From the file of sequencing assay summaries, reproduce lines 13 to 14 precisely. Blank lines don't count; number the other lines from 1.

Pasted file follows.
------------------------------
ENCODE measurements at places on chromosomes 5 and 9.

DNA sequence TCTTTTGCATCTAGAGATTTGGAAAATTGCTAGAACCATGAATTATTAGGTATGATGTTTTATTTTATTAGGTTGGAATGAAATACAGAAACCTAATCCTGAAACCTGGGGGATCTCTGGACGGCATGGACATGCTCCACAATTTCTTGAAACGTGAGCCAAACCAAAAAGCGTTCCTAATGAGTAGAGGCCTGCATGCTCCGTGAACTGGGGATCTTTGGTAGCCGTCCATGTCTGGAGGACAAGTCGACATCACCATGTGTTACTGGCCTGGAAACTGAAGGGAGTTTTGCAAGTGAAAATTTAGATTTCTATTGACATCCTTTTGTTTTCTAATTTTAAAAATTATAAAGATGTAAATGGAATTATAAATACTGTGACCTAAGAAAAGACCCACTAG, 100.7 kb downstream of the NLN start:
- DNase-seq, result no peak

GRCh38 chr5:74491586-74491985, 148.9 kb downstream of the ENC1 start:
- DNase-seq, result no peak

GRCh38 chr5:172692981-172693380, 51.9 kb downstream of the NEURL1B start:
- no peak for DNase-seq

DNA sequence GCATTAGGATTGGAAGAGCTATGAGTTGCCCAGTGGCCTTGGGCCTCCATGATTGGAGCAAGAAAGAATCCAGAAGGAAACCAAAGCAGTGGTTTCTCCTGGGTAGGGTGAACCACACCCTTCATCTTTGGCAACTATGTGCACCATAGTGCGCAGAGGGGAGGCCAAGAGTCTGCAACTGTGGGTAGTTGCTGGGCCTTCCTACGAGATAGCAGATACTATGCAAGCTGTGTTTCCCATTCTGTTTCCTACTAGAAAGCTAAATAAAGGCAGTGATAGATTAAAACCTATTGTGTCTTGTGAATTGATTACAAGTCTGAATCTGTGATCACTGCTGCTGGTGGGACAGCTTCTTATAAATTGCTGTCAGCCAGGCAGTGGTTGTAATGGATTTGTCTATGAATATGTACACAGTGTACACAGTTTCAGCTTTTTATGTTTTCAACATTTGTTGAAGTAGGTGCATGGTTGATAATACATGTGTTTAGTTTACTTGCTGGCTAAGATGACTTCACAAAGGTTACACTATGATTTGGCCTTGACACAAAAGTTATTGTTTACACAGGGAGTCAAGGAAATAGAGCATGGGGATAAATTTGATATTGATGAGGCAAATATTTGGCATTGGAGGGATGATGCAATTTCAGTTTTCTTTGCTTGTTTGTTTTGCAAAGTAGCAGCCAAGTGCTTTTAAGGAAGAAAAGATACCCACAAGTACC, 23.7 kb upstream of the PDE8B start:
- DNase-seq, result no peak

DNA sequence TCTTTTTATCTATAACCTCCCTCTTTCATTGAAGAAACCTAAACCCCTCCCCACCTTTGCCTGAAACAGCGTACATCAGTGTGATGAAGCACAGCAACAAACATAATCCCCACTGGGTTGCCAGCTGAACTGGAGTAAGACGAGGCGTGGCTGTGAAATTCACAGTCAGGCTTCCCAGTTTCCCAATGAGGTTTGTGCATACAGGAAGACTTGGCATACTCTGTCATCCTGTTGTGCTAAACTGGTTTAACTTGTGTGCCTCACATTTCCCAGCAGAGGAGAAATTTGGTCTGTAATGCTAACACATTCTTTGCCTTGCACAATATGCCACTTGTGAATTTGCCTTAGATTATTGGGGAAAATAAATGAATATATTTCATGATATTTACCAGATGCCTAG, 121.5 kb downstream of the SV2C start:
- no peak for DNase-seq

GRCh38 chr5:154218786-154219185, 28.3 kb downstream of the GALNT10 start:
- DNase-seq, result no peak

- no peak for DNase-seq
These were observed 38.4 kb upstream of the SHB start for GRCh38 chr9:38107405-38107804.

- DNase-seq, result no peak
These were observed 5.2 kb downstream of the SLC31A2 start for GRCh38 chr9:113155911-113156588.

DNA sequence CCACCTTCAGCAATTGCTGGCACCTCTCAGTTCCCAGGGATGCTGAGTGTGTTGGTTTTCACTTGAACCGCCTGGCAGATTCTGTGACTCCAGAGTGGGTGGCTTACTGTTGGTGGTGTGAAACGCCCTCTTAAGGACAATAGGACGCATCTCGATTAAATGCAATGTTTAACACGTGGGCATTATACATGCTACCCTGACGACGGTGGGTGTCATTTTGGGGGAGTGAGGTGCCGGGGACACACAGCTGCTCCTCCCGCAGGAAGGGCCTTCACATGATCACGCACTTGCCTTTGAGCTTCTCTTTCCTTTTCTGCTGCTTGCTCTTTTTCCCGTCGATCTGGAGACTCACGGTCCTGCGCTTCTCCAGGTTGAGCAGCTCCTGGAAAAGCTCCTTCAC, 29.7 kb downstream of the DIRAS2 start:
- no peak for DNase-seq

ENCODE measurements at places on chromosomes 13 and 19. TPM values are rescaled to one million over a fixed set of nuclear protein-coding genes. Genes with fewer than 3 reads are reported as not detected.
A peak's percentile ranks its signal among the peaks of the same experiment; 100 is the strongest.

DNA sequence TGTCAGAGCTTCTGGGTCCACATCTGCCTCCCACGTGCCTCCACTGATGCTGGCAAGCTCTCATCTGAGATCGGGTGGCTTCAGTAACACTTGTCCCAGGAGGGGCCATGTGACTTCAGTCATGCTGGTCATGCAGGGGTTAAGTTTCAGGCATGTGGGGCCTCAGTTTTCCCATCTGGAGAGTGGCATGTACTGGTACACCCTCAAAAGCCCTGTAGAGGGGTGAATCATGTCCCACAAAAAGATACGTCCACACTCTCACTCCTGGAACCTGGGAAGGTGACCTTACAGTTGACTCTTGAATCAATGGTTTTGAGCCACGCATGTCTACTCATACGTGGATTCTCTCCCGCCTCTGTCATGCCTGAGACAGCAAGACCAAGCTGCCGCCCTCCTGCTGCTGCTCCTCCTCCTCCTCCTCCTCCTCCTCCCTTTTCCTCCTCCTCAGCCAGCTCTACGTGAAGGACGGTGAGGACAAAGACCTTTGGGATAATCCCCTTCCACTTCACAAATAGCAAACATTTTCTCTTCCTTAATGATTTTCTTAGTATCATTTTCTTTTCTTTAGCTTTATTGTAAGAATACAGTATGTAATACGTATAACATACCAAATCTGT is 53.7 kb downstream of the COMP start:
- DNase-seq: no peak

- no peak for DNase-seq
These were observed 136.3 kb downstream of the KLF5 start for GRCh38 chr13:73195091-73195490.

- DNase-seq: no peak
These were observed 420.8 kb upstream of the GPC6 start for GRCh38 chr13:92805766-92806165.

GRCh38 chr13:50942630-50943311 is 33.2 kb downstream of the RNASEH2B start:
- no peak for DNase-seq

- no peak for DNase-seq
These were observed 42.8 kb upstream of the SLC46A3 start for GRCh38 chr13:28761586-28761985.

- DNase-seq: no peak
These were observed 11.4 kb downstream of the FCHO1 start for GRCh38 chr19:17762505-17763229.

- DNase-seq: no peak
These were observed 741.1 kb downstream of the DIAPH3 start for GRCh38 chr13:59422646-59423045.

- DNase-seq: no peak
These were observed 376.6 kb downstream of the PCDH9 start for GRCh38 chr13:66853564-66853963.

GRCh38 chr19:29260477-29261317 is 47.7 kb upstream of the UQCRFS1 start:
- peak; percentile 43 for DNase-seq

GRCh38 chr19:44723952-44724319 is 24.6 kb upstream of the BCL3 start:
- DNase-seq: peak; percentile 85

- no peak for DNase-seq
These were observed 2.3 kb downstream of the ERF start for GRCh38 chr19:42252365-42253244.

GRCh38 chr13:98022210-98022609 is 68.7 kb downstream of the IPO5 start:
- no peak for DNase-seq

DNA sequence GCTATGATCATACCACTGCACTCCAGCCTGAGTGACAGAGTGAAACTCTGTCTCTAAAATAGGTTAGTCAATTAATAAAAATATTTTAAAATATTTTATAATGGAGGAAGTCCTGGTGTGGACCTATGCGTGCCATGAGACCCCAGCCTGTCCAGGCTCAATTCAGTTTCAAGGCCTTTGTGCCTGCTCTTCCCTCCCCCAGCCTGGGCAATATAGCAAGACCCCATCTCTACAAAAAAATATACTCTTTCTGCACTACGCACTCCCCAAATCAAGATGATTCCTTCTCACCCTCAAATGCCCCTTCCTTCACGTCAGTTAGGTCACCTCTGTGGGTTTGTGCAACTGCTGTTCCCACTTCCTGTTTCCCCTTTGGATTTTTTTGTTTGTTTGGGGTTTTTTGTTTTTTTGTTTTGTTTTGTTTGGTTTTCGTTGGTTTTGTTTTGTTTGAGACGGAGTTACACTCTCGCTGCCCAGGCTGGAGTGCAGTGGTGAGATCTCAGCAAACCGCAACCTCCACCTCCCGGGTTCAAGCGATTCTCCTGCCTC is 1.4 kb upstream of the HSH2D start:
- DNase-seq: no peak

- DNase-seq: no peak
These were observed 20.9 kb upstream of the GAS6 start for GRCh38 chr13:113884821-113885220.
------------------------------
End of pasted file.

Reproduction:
- DNase-seq, result no peak

- no peak for DNase-seq